Registrars can be "bad" because they fail to pay ICANN (the commonest 
form of registrar deaccreditation) or because they aren't responsive 
to email or because they are claimed to be in breech of some specific 
term in the current accreditation agreement. Other than that, it is 
ICANN's consistent position of record that registrars cannot be 
distinguished in contract since the divestiture of Network Solutions 
(registrar) by Verisign (registry).

Now to me (Eric Brunner-Williams, hat=="operator of ICANN accredited 
registrar #439 and CTO of ICANN accredited registrar #15 and operator 
of the sponsored gTLD .cat and .museum" registries for their 
respective ICANN contracted sponsors), the inability to distinguish, 
in contract, between an application advanced by the RBN and the IRC is 
... a pain in the ass.

CORE's "business" is socially useful, socially responsible registries, 
its been our business since Jon Postel and others [2] drew up the 
IAHC-MOU [3], forming CORE. We'd like to see a contract for .com's 
clones, where "policy" is completely defined by first $6 offered, and 
a contract for .cat's kittens, where "policy" is consistent with the 
language in section 3, subsection 2, of RFC 1591.

The IRC contacted CORE (thanks to the ICANN staffer who suggested us 
to them!) for a .red-{cross,crescent} (Latin and Arabic scripts) but 
because ICANN won't create contractual constructs now, having done so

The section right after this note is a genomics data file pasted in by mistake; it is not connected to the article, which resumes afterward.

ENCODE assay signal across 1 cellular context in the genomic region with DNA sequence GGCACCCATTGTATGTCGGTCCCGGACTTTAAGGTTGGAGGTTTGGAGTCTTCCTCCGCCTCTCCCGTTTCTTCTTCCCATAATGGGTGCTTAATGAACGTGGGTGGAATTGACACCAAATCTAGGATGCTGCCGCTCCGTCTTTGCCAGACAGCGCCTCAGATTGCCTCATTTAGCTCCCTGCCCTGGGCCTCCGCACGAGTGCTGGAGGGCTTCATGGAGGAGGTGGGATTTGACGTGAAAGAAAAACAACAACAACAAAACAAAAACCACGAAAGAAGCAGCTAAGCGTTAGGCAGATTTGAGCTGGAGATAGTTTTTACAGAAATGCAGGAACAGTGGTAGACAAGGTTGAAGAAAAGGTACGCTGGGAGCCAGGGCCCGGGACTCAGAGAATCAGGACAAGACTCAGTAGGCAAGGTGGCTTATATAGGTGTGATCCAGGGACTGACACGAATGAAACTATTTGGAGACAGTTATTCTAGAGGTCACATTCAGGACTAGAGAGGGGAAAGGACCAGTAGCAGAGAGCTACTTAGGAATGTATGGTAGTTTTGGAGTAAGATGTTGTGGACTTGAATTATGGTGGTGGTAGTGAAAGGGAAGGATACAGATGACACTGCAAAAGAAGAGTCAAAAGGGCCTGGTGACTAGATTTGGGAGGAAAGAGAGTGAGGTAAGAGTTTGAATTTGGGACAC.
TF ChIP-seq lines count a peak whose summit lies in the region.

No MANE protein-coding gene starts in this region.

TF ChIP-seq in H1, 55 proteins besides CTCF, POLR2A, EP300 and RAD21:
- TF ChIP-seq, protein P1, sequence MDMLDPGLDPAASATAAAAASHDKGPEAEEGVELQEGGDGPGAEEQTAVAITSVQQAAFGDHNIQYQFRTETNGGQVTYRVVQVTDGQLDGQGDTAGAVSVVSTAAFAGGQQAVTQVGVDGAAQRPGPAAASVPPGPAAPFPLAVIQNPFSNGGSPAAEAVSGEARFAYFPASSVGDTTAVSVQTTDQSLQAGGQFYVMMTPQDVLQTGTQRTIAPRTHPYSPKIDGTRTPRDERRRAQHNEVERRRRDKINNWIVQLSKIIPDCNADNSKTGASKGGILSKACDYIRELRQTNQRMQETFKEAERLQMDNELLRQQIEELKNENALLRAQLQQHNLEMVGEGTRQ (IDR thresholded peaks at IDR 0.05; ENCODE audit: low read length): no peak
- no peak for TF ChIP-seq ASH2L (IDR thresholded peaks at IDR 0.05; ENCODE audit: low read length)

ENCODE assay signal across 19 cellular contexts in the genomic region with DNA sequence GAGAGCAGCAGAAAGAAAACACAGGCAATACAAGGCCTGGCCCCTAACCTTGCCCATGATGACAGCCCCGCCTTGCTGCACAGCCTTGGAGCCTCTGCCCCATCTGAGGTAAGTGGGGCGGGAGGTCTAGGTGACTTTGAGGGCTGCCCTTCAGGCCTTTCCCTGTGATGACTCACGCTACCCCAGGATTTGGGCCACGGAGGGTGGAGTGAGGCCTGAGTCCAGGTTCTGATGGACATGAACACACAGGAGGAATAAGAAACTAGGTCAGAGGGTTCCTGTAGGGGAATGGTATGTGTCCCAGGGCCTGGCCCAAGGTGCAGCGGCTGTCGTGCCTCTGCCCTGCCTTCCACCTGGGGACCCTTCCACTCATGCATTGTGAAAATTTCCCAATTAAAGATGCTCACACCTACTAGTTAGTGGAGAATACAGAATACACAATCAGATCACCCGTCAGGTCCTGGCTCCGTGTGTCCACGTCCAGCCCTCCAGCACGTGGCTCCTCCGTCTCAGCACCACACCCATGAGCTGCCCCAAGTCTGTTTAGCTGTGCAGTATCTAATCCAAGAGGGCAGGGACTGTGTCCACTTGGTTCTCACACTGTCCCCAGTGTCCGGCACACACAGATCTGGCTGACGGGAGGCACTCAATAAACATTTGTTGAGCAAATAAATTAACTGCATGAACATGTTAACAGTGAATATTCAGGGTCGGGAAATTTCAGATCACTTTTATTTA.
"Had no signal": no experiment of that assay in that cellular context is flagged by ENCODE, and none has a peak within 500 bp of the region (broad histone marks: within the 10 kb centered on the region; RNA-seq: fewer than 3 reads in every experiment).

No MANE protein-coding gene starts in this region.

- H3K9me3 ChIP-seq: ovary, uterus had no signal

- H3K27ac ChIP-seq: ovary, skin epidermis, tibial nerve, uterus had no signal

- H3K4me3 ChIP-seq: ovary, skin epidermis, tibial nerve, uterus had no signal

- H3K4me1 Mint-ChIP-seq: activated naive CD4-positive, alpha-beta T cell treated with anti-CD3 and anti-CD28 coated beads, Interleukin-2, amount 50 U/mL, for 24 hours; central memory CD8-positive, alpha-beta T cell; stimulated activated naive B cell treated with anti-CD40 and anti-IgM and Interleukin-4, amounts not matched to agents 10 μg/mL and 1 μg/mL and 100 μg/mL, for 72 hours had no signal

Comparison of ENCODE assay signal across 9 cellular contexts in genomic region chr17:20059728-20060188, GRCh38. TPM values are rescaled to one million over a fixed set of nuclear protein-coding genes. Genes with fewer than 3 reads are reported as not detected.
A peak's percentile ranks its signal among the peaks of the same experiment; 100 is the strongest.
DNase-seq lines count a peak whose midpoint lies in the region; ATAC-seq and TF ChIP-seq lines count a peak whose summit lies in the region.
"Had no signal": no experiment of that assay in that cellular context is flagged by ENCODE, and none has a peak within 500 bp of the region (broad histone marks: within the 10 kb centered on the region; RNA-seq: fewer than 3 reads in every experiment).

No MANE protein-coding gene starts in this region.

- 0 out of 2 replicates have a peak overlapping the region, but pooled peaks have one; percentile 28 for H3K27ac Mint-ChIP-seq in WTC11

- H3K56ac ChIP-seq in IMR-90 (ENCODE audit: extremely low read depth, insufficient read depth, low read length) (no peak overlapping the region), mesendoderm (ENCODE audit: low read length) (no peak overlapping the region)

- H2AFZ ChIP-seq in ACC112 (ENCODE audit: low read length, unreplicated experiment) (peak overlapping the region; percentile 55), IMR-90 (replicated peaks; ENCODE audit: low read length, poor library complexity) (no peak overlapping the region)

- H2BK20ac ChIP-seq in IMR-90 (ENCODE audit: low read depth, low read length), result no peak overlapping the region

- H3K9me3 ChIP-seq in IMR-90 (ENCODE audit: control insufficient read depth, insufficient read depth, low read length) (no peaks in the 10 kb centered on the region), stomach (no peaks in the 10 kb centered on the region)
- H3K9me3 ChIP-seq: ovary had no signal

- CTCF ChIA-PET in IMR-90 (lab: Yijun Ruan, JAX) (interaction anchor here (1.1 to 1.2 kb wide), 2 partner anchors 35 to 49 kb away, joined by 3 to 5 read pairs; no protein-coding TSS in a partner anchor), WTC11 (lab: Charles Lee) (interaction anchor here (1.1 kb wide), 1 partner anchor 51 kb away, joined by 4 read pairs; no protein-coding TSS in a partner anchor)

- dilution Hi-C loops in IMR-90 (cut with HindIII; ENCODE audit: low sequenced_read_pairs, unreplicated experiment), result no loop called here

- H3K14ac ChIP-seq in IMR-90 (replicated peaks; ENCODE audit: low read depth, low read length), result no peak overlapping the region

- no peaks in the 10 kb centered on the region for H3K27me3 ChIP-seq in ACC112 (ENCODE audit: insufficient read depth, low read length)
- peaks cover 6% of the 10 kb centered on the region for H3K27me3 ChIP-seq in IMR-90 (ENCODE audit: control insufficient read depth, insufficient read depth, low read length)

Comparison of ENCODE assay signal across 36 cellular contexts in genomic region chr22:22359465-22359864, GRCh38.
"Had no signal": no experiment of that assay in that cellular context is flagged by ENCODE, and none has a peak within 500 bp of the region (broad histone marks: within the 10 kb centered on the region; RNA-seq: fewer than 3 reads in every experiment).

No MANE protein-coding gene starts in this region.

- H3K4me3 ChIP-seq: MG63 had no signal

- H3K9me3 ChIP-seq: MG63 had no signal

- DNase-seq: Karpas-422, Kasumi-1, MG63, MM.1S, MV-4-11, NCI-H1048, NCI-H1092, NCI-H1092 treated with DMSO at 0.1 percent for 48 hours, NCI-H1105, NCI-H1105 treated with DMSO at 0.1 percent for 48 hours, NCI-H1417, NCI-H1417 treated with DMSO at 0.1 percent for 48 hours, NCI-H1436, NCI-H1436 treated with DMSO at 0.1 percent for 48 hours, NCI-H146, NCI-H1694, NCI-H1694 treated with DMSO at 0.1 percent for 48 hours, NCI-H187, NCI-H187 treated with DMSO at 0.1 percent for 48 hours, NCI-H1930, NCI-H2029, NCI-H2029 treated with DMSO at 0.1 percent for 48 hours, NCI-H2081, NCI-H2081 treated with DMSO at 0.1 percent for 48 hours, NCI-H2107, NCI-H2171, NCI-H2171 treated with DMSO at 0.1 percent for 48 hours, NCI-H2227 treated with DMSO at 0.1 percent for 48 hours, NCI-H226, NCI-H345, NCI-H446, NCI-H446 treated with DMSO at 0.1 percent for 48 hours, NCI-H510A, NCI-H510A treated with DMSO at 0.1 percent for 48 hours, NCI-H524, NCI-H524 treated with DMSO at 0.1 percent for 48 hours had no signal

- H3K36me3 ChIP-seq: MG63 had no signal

in the past (the initial 7-10 round was partitioned between what is 
now called "standard" (biz/info/name/pro) and "sponsored" 
(aero/coop/museum), and the 2003 round was sponsored), the IRC (and 
CORE, and all of CORE's other registry partners, from the Provincial 
Government of Quebec to the Government of the City of Paris) has to 
wait until ICANN's crafted an evaluation process capable of evaluating 
every currently imagined scheme the RBN (or any other rational 
economic actor) puts forward.

Oddly enough, this appears to require unbounded time, and naturally 
enough, someone on NANOG will opine that one or more of, particularly 
the last item of this list -- {dnssec, ipv6, idns for ccTLDs, new 
gTLDs (ADH or IDN)} is "a bad thing". As an Indian, I will simply 
observe that the partition of Indian Countries into "Canada", "US", 
... is suboptimal, and the further partition into "native" namespaces 
under each of the iso3166 associated namespaces is also suboptimal. We 
could do better, but even if the nsn.us namespace, to pick one 
well-ignored example, were turned over to me personally, that wouldn't 
meet all the needs of two of the three tribes I have cultural and/or 
political association with, which exist "in" both the United States 
and Canada. That is, I offer the claim that at least one TLD ought to 
exist, a claim made to Jon prior to the Green and White Papers. I 
expect the time from request to delegation will be 20 years, assuming 
the unbounded time requirement becomes bounded in 5 or so years from 
the present.

Shell registrars are not, generally, the source of primary 
registrations of arbitrarily abusive intent. That problem lies 
elsewhere and is adequately documented.


 > .. and the bogus
 > LIRs (which is how the thread started).

This has been a tutorial on why shell registrars are not the source of 
operational issues that could reasonably be characterized as problems. 
Problematic use of the DNS exists, but the registrar association is 
otherwise than to shell registrars. These are different exploits.

Eric

[1] 
http://sel.icann.org/meetings/seoul2009/transcript-gtld-registries-constituency-1-27oct09-en.pdf 
at pages 32 and 33, respectively.
[2] ISOC, IANA, IAB, FNC, ITU, INTA, WIPO
[3] http://www.gtld-mou.org/